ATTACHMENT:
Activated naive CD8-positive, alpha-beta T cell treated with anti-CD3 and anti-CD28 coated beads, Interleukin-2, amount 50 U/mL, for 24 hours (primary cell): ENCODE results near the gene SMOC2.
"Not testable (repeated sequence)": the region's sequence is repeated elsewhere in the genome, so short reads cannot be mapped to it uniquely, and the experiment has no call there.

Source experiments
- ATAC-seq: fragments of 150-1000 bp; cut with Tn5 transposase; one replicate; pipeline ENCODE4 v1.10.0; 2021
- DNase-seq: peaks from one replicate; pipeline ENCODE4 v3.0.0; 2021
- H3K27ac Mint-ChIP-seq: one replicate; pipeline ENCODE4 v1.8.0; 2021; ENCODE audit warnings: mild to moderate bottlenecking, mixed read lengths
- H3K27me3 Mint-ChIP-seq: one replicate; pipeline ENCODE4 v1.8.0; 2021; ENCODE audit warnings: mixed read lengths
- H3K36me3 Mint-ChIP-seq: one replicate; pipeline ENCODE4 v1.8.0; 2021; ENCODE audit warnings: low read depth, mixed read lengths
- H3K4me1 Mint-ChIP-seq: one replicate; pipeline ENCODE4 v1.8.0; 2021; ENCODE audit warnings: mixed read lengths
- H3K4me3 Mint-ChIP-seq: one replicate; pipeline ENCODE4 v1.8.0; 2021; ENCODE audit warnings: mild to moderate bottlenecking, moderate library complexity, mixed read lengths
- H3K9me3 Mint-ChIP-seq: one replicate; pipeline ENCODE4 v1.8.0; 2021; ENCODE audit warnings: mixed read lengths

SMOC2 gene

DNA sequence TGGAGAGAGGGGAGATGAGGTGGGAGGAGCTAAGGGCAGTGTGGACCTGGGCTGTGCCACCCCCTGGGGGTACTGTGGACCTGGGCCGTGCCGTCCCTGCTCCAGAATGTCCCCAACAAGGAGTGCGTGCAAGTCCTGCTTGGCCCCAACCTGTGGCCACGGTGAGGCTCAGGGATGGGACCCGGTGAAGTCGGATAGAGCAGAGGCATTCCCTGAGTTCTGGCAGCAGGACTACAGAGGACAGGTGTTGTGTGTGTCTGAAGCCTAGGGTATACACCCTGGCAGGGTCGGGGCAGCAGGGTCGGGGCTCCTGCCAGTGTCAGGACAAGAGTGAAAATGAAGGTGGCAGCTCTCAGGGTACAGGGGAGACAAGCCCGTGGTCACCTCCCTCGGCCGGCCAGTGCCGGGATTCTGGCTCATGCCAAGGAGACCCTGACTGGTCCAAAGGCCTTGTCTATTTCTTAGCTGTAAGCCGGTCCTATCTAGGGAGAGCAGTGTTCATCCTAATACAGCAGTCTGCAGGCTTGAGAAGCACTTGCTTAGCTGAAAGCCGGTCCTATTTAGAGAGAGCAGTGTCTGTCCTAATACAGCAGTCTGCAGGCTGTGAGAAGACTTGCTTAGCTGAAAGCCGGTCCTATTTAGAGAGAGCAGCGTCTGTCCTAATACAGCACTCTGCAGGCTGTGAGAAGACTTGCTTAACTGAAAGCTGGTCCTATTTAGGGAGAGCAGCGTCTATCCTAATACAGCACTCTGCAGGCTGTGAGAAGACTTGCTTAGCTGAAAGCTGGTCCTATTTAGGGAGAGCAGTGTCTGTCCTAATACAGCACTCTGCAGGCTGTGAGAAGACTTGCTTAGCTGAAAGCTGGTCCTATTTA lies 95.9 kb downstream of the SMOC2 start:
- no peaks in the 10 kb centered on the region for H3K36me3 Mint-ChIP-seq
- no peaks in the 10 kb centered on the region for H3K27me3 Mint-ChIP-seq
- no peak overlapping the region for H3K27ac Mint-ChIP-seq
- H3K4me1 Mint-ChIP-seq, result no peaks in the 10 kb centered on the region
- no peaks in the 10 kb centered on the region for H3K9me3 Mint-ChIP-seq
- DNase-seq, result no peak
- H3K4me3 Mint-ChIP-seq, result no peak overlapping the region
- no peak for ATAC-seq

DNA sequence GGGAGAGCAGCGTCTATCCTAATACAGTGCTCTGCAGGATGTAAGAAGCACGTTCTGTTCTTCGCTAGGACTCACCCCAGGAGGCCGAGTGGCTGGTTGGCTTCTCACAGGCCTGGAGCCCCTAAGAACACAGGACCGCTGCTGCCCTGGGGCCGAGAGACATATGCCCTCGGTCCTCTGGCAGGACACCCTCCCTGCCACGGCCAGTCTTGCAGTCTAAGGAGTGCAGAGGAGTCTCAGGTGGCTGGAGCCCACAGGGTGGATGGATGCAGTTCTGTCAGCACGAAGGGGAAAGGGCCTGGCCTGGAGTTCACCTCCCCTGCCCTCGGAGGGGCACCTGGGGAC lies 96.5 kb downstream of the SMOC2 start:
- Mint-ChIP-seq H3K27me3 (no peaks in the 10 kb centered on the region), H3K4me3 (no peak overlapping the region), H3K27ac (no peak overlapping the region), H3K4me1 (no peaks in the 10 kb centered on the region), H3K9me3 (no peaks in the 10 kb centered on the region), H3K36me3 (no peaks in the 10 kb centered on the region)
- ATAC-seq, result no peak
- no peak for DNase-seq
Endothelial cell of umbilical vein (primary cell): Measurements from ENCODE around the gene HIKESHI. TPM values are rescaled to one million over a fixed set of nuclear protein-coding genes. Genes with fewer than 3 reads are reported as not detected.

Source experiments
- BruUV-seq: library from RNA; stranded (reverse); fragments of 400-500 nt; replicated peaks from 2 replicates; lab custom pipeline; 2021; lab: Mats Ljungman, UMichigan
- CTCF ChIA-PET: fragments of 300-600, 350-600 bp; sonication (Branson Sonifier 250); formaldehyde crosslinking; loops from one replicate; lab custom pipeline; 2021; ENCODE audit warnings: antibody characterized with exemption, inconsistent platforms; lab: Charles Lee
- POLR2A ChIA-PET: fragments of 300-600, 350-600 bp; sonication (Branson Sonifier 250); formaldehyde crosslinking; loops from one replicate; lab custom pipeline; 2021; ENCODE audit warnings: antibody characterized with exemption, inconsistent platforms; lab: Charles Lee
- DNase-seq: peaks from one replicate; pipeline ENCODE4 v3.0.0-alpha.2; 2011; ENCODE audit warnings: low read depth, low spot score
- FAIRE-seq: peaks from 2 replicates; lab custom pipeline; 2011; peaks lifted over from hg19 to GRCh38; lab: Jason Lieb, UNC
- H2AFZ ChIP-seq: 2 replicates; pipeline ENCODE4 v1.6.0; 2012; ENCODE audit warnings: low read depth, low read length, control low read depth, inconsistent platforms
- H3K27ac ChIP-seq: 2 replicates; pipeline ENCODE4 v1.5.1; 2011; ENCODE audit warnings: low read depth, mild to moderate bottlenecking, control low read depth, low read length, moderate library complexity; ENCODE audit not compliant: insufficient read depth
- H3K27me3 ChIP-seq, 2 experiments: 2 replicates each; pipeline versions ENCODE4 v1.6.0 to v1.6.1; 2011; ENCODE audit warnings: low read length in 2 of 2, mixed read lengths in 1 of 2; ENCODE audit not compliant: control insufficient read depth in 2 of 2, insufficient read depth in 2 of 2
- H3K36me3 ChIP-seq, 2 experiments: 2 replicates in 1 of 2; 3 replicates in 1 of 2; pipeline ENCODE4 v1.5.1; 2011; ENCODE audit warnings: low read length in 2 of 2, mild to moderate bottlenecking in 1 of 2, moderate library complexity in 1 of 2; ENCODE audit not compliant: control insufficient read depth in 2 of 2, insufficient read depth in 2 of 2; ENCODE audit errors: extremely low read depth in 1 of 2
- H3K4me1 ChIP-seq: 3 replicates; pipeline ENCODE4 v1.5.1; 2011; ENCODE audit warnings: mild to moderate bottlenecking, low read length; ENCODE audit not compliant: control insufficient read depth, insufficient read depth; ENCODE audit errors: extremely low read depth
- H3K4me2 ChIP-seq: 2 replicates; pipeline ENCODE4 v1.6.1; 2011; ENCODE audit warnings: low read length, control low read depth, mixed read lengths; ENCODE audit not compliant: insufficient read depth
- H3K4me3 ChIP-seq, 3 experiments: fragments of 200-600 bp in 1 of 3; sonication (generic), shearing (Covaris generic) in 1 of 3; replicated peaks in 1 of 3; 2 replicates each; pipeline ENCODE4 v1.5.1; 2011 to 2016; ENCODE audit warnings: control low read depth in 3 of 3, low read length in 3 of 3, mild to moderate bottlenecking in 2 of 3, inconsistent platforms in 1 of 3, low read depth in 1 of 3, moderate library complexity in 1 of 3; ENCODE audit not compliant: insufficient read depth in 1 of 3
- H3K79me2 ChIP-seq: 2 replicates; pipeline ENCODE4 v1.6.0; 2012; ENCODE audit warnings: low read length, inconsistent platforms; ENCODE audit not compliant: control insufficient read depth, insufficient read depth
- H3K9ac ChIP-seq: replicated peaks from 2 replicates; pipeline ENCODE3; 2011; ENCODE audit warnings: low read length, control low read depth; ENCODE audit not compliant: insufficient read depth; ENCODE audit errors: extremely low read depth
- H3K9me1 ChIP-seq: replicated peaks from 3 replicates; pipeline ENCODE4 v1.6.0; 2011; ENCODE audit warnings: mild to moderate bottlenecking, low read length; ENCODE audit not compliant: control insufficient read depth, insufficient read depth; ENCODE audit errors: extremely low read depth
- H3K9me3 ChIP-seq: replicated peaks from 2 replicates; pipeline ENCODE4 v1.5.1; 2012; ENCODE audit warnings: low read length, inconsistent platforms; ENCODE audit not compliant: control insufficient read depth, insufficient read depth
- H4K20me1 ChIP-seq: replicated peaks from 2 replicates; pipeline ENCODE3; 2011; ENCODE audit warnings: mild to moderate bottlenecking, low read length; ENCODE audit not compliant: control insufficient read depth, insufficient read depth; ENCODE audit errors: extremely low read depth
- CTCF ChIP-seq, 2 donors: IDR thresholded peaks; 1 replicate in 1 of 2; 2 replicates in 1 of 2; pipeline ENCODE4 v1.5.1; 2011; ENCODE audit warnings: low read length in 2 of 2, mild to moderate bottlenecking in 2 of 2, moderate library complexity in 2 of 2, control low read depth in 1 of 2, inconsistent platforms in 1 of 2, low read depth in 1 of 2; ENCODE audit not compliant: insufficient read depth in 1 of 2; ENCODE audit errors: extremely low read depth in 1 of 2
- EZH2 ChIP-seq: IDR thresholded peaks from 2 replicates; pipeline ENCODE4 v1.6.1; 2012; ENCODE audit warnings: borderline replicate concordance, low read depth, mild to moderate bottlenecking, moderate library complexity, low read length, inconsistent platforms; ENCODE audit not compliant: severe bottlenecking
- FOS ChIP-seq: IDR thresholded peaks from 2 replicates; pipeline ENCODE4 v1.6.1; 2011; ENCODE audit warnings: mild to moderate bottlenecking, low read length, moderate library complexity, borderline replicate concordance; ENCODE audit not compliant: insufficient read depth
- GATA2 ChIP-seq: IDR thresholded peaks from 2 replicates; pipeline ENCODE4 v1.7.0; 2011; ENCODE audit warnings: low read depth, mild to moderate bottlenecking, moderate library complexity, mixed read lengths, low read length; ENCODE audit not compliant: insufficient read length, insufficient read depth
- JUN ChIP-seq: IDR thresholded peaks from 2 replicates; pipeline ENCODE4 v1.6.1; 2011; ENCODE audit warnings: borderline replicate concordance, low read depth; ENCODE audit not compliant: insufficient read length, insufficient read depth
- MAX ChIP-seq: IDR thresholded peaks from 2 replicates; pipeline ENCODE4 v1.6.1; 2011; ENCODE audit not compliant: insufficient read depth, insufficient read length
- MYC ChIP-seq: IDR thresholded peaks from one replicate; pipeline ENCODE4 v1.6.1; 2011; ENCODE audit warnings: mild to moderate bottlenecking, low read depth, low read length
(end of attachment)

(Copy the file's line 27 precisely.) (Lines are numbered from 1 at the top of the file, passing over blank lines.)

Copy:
Source experiments